Cover photo of the “Advertising and marketing” page reads, “Will rent out Facebook for Ads launch,” indicating remuneration of “200 UAH immediately + 150 UAH/week” (in a green box). (Source: Advertising and marketing/archive)

The second group of “Advertising and marketing” pages consisted of 19 mostly empty assets, all of which used similar cover photos and profile pictures. There were no public details on how to connect with marketers on these pages, suggesting that the scheme was likely conducted over private message.

“Advertising and marketing” assets. (Source: @r_osadchuk/@DFRLab)

To prove that they indeed compensated users for their accounts, a few pages featured bank account statements that supposedly showed payments. A few pages used screenshots that resembled branding from Monobank, a Ukrainian mobile bank.

A reverse image search did not provide a hit for these screenshots, suggesting that they may have been genuine, or at least had not been taken from an online source. One minor detail that stands out in the screenshots, however, is that the card that supposedly pays renters is replenished from another card issued by Tinkoff Bank, which is registered in Russia.

Bank statements from supposedly the same card shared by two different marketers’ pages. (Source: Advertising_marketing/archive, left; Advertising and Marketing/archive, right)

The third group consisted of at least 16 pages with “Lease” in their name. While these pages did not advertise remuneration, they referred followers to external links, where users could pick a private messenger app of choice communicate with marketers directly off-platform.

The “Account Lease” page directed people to an external link and encouraged them to get in contact via private messaging apps. (Sources: Account Lease/archive, left; mssg.me/archive, right)

Some page administrators appeared to participate in other scams as well. The page “Lease ‘Franklin’” indicated the same phone number as a page that claimed to sell facemasks during the coronavirus lockdown, a common scam amid a shortage of masks and other protective equipment in Ukraine.

The “Arenda ‘Franklin’” (at left) and Медицина (“Medicine,” at right) pages used the same phone number and images. (Source: Arenda Franklin/archive, left; Медицина/archive, right)

Ads missing from Facebook’s Ad Library

This research also revealed some obstacles for researchers hoping to use Facebook’s Ad Library to uncover pages’ ad spending. While searching for additional pages undertaking this scheme, Facebook served the researcher multiple ads from pages with vague names like “Summer,” “Fall,” “Love,” and “Winter is coming.” Most of these pages served ads that pointed to the same website, with contact details for messenger apps, but their Ad Libraries remained empty a few days after the ads’ creation.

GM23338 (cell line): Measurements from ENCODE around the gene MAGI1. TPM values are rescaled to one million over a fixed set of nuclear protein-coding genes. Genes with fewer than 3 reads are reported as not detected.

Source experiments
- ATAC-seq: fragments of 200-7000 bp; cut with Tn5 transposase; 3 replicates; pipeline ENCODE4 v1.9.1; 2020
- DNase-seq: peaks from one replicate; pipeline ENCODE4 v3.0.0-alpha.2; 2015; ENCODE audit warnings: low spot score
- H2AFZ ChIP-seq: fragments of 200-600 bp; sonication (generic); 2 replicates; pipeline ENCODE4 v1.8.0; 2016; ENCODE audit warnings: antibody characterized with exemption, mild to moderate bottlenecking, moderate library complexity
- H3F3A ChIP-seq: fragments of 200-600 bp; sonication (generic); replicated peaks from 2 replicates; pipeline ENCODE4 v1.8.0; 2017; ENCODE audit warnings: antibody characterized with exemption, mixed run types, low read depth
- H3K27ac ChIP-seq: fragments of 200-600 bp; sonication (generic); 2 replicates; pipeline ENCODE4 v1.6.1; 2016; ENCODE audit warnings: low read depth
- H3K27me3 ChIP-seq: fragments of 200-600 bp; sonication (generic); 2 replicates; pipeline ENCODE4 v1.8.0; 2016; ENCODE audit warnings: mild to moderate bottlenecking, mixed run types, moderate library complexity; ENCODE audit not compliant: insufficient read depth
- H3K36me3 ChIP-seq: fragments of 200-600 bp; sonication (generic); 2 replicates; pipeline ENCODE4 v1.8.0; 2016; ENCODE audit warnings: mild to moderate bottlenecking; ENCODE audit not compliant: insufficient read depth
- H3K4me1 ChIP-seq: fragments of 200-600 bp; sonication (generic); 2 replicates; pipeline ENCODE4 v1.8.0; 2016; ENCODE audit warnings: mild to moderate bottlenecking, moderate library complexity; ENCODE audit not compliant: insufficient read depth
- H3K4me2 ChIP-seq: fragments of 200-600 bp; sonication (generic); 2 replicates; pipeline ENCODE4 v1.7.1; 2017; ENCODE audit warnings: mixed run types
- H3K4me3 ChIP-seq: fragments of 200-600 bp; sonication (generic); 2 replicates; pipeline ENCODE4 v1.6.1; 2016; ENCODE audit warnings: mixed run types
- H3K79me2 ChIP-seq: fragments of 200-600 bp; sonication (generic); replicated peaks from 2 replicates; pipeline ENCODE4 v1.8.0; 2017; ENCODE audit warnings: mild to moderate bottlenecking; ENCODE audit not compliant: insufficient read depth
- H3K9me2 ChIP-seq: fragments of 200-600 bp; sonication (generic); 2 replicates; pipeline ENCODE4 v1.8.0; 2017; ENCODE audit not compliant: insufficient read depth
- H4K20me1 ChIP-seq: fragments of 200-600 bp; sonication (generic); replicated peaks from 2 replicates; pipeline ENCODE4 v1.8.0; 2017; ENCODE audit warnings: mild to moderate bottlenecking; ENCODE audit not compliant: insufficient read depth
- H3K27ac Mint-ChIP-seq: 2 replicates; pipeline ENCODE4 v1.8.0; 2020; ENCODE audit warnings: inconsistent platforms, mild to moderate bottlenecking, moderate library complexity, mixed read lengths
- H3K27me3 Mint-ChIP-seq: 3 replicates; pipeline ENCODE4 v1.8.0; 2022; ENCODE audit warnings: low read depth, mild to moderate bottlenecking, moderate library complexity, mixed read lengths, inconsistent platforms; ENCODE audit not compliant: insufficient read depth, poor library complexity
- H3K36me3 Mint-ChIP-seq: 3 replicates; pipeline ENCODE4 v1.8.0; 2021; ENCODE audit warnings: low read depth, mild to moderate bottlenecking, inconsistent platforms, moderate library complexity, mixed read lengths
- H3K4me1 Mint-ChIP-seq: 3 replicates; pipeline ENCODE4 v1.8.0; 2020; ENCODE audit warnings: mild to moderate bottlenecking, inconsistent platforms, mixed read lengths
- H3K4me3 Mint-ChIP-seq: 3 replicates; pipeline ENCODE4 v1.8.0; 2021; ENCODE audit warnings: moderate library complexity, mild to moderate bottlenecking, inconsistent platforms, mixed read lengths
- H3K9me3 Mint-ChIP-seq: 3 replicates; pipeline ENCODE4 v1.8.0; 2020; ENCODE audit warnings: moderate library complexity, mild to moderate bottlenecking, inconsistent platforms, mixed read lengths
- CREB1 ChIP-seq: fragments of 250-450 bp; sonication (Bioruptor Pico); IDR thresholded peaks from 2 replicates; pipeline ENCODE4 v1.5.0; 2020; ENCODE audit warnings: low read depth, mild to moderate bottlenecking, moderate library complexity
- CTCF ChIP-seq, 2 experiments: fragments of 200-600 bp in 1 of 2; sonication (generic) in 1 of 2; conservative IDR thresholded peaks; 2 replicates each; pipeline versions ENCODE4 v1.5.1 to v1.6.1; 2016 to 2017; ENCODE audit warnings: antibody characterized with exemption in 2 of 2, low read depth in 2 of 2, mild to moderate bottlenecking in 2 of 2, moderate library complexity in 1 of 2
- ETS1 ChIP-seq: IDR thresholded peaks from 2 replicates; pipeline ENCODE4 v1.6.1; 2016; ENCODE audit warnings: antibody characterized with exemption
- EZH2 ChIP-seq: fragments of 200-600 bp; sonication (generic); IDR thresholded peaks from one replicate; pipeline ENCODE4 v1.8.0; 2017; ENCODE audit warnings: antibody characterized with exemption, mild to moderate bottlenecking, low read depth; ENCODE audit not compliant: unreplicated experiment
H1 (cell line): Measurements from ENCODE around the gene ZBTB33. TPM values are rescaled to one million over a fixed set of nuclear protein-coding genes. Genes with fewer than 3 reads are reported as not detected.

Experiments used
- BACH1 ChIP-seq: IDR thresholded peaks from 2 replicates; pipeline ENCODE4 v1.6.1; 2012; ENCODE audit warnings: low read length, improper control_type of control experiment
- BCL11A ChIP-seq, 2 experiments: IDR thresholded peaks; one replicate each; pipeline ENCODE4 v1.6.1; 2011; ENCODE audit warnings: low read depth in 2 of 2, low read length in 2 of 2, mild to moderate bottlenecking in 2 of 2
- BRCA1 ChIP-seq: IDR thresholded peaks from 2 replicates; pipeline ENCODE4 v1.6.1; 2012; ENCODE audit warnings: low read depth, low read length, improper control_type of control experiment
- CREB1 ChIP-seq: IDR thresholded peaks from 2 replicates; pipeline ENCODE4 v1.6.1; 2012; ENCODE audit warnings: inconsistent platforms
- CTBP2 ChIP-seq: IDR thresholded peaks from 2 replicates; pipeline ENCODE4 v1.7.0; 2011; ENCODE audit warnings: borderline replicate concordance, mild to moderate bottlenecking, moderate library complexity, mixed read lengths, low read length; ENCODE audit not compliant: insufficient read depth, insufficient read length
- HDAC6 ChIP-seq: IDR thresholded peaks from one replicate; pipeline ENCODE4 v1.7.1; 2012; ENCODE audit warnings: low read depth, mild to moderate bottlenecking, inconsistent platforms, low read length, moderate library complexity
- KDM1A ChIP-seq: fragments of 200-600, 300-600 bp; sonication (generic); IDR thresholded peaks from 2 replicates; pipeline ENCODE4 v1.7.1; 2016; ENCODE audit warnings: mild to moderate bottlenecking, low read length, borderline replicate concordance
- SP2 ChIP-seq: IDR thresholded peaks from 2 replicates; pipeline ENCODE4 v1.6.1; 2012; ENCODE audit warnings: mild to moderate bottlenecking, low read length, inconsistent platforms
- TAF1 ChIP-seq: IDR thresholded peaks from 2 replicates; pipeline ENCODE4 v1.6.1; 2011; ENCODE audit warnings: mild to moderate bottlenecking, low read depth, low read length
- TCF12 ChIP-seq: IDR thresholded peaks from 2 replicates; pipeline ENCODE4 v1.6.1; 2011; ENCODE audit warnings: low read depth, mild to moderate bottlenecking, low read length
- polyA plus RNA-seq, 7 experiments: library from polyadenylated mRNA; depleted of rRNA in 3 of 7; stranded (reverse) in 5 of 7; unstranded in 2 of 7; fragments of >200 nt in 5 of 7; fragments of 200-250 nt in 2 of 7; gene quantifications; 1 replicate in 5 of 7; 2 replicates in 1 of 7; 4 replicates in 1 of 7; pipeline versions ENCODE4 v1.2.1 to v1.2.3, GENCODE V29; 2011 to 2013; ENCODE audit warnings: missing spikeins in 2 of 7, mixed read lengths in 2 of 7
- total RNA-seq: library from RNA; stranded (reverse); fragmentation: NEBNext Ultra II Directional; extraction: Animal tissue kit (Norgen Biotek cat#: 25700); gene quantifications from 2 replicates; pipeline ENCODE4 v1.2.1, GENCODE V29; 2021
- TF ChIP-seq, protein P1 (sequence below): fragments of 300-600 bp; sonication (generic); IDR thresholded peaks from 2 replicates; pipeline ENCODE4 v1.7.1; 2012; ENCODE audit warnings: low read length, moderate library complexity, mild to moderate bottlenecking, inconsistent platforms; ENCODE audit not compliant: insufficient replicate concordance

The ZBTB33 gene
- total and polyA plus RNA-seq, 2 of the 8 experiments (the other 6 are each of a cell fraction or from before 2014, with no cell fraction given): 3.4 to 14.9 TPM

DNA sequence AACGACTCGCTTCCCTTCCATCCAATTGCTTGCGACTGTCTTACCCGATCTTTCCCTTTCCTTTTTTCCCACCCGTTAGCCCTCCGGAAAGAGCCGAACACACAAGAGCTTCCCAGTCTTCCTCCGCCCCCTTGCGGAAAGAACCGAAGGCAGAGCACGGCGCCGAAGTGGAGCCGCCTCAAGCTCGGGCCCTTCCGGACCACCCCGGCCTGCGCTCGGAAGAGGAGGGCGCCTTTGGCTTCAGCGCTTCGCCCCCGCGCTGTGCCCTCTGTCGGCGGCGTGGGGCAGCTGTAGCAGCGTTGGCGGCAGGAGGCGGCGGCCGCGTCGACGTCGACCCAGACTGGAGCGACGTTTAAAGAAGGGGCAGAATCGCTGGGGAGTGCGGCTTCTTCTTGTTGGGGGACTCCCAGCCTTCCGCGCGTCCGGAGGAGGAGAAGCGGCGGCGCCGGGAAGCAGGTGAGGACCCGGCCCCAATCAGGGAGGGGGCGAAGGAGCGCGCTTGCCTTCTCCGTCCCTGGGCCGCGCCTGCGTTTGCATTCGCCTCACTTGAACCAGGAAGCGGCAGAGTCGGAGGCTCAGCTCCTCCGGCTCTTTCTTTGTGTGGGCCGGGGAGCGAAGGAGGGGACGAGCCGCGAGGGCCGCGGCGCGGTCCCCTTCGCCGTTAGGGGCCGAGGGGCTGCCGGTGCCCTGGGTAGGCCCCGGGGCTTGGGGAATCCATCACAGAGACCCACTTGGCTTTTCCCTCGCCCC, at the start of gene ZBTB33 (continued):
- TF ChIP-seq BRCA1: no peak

Pages linked to two different Instagram accounts (in purple boxes) that used the same description to describe terms of accounts leasing (in green boxes). (Source: @r_osadchuk/@DFRLab)

This suggested that the ads were either removed or disabled by Facebook’s systems. But there were discrepancies: in one case, the same page’s ad library showcased five ads a week after creation.

An ad that was served on November 10 (top left) that reads “Just sit on Facebook” (top meme text) and “Receive from 3.000 for your Facebook account” (bottom meme text), page transparency (top left), and Ad Library of the page (bottom) on November 13 with zero ads. (Source: Personal brand — the top of the path/archive; Ad library/archive)

In the short video below, the DFRLab investigated a page named “Autumn” that served an ad to lease user accounts. While the page was created on November 4, the Ad Library indicated that the ad had started running a day earlier, on November 3. While the desktop version of Facebook showed no ads in the page’s Page Transparency section, the mobile version did briefly show an active ad.

These discrepancies complicate open-source investigation of Facebook advertising, as researchers may see different results depending on whether they are viewing ads on desktop or mobile.

While the DFRLab cannot estimate the prevalence of these types of ads on Facebook, renting out accounts is against Facebook’s Terms of Service, and the practice jeopardizes the security and reliability of Facebook’s Ads platform and makes it vulnerable to exploitation in the future.


Roman Osadchuk is a Research Assistant, Eurasia, with the Digital Forensic Research Lab.